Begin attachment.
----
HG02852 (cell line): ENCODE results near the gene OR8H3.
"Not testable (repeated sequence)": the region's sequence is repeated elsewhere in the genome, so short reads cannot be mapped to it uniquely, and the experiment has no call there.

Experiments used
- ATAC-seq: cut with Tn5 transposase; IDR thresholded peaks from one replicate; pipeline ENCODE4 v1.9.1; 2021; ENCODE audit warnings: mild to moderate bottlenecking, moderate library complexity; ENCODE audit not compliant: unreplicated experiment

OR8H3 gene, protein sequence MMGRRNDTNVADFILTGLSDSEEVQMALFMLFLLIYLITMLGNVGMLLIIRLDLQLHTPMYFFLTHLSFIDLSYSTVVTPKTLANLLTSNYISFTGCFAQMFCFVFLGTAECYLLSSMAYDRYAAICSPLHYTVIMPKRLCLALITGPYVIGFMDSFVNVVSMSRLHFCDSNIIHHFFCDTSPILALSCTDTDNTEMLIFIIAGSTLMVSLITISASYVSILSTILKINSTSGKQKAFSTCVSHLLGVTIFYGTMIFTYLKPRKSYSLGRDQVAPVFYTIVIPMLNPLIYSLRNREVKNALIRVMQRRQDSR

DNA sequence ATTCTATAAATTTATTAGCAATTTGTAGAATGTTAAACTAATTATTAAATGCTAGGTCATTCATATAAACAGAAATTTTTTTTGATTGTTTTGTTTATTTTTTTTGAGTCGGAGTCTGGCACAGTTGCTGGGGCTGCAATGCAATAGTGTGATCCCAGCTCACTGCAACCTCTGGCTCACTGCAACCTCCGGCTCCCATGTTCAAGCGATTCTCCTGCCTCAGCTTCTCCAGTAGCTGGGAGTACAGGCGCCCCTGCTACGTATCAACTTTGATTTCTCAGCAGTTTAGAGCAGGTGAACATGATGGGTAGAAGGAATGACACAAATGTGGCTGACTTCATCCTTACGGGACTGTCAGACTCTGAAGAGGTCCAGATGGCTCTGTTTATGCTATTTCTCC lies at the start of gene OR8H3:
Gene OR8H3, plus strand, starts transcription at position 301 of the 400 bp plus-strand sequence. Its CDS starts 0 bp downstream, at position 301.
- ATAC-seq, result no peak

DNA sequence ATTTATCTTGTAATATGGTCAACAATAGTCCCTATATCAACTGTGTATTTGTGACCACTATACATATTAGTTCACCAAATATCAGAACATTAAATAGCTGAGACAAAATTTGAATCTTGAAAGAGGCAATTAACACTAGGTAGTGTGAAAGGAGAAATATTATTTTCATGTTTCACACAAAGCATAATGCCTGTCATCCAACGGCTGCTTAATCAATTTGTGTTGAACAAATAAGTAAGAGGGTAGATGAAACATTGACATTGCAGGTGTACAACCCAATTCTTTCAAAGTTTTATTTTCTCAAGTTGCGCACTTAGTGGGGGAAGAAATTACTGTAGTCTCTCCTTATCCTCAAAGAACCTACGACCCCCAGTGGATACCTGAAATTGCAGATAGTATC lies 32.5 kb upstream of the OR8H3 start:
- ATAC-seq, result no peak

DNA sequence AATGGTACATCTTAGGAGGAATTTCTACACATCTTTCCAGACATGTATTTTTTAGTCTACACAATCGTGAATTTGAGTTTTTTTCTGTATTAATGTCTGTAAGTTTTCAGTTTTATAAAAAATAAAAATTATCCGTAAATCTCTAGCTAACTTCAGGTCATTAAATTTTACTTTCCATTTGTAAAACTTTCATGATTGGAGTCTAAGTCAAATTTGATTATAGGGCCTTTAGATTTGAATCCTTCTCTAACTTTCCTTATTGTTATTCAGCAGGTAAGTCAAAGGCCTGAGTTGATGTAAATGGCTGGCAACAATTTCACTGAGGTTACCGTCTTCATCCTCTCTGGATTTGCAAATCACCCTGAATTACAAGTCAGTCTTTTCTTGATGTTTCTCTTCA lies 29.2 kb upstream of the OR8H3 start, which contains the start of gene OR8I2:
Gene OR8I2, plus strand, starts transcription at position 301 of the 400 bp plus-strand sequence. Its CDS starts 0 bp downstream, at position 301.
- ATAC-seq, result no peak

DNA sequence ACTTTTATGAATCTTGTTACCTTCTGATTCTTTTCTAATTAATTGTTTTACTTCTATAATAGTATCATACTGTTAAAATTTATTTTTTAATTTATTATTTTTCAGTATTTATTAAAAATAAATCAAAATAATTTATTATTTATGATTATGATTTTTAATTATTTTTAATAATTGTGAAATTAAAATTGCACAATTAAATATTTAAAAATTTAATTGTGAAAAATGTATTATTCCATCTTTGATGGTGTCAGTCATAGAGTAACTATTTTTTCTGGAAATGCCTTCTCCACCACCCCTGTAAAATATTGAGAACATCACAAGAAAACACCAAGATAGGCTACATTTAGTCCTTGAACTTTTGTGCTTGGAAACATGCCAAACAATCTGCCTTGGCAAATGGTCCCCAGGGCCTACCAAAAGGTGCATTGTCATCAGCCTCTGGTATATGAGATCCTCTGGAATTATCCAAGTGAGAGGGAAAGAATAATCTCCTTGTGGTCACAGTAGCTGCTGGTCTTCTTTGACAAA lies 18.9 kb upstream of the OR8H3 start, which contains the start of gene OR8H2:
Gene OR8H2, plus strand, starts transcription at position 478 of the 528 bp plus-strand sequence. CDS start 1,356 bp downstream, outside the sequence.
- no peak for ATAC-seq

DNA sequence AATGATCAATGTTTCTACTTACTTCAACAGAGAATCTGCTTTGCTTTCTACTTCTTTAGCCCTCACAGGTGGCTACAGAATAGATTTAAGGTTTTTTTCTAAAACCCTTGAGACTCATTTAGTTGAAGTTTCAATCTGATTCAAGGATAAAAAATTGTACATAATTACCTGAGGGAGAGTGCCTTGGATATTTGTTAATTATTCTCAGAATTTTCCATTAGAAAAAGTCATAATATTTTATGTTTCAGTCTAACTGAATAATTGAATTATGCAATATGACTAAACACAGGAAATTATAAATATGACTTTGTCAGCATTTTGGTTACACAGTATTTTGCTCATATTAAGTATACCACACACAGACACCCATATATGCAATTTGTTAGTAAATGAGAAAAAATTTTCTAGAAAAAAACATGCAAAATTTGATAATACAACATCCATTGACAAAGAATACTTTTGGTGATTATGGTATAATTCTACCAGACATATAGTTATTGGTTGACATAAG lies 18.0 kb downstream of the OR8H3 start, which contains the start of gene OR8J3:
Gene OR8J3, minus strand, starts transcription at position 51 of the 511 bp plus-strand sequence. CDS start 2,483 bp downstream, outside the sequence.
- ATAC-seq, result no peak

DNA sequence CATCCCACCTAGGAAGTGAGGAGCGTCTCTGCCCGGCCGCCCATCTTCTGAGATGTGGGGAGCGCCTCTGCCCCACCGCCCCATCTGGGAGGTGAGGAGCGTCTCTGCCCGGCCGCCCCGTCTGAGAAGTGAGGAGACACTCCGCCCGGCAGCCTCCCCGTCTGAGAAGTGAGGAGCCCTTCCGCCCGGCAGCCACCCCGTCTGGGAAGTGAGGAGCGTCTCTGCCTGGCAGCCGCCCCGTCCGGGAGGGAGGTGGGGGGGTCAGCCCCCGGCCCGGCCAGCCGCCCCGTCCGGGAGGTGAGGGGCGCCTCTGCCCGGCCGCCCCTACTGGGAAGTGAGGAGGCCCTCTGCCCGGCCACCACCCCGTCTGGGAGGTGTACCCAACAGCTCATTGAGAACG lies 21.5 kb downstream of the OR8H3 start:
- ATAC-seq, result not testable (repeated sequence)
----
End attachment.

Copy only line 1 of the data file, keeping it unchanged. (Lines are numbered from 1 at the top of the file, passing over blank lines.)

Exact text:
HG02852 (cell line): ENCODE results near the gene OR8H3.